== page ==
Carnegie Hall 2005
Once Again with John Rutter!
The Connecticut Master Chorale once again found itself performing on the stage of Carnegie Hall on Thanksgiving Sunday. The Chorale sang under the direction of internationally known and celebrated composer John Rutter, performing his own "Mass of the Children."
This is the third time the Chorale has been invited to sing at the most prestigious venue in music and the second under Rutter's direction.
"I was elated when Norman Dunfee contacted me regarding the Thanksgiving, 2005 concert," said Chorale Founder and Conductor Tina Johns Heidrich, "We just performed the Rutter Mass at our Winter 2005 Concert and it was wonderful to be able to sing it again, especially for the great maestro himself at Carnegie Hall."
Norman Dunfee is Executive Director of Mid-America Productions who organizes concerts for Carnegie Hall.
"Mr. Rutter is a very down-to-earth man, who made it easy for over 250 singers to perform well at Carnegie Hall," remarked Dan Yee of Newtown. "He never raised his voice during practice, and he made the four-hour practices actually enjoyable and fun."
"Singing at Carnegie Hall by invitation three times was awesome in itself but performing this time with the Children’s Choirs is something I'll cherish the rest of my life," said Charlie Smith of Bethel. "It left me with the feeling on stage that the heavens opened and angels were singing from above."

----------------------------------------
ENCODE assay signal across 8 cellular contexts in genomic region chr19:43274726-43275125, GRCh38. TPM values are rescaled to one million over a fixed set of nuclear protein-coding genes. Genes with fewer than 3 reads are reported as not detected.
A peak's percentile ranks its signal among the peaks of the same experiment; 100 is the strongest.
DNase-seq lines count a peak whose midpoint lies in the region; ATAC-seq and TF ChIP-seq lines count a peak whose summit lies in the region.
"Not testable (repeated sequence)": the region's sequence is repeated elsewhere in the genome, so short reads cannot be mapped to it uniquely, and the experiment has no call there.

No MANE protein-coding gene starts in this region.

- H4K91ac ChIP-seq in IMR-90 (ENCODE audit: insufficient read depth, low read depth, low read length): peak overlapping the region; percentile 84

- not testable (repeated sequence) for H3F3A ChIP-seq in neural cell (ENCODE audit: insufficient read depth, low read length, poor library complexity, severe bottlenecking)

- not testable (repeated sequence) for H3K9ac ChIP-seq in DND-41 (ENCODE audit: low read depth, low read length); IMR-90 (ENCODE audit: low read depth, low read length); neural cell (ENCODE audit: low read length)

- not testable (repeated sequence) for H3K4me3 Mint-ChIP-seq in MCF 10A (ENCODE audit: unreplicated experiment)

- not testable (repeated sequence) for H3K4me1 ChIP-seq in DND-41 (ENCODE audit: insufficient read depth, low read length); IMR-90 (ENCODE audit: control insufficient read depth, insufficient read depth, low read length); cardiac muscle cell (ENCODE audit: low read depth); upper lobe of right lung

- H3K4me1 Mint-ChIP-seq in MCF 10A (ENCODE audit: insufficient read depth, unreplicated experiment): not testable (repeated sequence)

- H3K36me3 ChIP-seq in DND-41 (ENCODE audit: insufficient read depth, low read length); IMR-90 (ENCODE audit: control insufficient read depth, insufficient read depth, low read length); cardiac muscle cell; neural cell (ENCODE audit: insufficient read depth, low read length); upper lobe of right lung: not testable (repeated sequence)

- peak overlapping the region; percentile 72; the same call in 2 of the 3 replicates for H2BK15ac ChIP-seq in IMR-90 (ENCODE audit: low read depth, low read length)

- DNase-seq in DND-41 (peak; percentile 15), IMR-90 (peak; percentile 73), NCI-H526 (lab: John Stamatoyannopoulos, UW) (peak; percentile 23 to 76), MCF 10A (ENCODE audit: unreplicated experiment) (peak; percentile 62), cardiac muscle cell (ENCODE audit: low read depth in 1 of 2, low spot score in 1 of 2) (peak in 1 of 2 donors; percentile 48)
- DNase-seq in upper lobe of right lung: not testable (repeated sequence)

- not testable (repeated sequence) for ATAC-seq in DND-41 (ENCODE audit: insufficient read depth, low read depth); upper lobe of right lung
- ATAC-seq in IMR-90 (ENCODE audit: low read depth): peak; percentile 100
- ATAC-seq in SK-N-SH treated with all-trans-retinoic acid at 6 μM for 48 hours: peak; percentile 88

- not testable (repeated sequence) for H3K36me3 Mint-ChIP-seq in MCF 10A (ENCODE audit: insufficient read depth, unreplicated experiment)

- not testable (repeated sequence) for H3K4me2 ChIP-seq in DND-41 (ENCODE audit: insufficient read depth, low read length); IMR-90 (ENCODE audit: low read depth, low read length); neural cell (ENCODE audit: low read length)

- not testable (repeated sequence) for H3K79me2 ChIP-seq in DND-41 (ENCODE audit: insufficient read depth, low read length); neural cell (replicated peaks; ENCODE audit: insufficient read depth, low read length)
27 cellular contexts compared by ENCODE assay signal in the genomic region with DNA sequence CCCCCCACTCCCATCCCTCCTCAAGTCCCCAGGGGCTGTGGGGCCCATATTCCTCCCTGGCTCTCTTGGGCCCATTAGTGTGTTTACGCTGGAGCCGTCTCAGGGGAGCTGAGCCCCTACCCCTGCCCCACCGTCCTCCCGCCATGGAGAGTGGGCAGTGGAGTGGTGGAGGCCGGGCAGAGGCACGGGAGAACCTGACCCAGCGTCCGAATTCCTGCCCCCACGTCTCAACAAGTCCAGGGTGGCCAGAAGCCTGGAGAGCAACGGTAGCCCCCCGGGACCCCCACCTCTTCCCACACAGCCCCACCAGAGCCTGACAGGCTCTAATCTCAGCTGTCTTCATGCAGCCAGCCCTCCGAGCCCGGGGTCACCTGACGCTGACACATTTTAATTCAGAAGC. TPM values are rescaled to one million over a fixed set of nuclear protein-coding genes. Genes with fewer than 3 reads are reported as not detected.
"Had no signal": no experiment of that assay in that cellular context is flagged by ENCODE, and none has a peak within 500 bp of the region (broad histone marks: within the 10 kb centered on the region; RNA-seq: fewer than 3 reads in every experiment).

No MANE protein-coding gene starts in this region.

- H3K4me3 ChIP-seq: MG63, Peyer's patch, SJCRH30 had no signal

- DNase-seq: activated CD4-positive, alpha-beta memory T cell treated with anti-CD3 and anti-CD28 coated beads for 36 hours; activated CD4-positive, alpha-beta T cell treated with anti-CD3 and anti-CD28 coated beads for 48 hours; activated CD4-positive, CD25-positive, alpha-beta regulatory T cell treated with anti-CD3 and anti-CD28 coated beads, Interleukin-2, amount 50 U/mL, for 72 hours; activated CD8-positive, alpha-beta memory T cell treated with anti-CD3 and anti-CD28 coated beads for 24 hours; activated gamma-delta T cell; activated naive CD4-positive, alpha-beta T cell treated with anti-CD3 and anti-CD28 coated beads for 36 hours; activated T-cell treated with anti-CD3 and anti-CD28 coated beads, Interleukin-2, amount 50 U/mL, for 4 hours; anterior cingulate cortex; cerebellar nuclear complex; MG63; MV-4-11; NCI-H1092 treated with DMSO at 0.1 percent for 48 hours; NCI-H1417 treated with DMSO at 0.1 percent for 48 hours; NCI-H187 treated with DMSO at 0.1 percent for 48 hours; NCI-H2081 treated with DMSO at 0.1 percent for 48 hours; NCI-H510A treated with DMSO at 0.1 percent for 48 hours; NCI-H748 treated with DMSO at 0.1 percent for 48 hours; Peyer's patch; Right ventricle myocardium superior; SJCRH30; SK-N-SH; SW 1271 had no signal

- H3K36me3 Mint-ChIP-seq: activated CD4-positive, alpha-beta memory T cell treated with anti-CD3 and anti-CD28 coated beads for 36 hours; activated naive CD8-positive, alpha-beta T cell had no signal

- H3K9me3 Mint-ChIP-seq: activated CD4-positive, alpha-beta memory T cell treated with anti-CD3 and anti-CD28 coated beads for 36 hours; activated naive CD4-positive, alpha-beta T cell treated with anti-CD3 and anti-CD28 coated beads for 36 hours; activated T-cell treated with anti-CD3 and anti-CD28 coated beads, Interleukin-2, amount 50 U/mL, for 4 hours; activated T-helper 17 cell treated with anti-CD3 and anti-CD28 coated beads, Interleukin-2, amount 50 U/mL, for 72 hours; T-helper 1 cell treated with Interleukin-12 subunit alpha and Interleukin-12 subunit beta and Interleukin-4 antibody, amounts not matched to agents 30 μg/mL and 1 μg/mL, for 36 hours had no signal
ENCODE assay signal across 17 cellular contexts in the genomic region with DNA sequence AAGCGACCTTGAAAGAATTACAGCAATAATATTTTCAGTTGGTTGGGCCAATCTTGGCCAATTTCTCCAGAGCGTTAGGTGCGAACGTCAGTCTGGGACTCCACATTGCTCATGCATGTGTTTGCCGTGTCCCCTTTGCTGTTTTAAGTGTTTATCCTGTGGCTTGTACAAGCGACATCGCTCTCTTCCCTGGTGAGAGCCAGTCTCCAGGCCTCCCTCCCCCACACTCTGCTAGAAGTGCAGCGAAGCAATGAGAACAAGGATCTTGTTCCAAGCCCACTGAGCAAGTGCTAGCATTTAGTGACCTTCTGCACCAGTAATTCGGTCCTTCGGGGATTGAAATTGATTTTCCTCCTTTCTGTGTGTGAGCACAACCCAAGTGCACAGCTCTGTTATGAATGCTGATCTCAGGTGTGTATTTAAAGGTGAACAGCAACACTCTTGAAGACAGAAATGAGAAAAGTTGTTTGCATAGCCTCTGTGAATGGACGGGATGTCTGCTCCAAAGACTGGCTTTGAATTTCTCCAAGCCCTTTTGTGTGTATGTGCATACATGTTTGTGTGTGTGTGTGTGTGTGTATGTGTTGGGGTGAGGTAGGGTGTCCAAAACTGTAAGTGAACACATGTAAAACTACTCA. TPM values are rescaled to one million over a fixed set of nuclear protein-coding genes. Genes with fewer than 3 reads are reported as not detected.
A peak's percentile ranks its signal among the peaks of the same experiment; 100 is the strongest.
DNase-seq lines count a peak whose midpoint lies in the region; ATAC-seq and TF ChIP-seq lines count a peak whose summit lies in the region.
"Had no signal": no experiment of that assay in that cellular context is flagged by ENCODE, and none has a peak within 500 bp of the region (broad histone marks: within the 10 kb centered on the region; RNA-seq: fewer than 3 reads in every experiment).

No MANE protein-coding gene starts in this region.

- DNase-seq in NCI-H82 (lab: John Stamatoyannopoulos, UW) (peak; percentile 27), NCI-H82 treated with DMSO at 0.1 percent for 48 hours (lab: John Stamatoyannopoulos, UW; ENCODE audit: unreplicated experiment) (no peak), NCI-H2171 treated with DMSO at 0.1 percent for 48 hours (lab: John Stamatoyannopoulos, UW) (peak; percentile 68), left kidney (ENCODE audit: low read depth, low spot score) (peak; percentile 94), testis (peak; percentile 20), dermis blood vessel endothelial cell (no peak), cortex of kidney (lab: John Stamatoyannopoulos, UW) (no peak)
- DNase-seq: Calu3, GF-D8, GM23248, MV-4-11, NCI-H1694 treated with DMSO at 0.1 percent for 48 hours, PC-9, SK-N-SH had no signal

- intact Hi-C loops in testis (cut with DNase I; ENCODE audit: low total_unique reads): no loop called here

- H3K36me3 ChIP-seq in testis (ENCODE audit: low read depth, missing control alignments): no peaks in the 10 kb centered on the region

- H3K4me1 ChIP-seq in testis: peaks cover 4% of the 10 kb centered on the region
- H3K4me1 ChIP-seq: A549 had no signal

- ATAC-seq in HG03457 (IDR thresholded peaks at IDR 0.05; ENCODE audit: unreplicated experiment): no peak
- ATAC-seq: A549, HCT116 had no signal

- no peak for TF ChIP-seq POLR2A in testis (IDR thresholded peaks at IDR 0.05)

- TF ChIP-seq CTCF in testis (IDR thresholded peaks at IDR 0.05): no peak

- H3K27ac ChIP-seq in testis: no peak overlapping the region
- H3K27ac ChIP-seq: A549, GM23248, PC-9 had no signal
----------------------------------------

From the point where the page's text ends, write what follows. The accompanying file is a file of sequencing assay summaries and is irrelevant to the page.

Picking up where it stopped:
The 55-voice Connecticut Master Chorale comprised the largest portion of the 250-voice Rutter chorus with the balance made up of other select Adult and Children’s choirs from around the country. The combined groups on stage made for an interesting mix of colors as each wore their individual standard performance garb - but they became a single chorus as their voices unified, filling the huge space with the magnificent masterwork. The New England Symphonic Ensemble accompanied the chorus.
Peggy Sheehan of Woodbury commented, "I was thinking all the while I was practicing with Rutter, 'What would it have been like singing with Mozart directing the group?' .... that perhaps this concert was comparable to singing with a master such as Mozart at the helm. I do consider Rutter to be a musical genius of our time in the realm of composing."
"John Rutter is an absolutely delightful man who has such a tremendous talent, a man so great yet so humble," quoted Nancy Lavers of Southbury who is the Chorale’s Public Relations Director. "I was thrilled to have the opportunity once again to sing for him."
The Connecticut Master Chorale has had many accomplishments and memorable experiences in its short seven-year history. In addition to singing at Carnegie Hall three times, it has performed at the White House, West Point Military Academy, Madison Square Garden, and as guests of the Ridgefield Symphony Orchestra – all by invitation.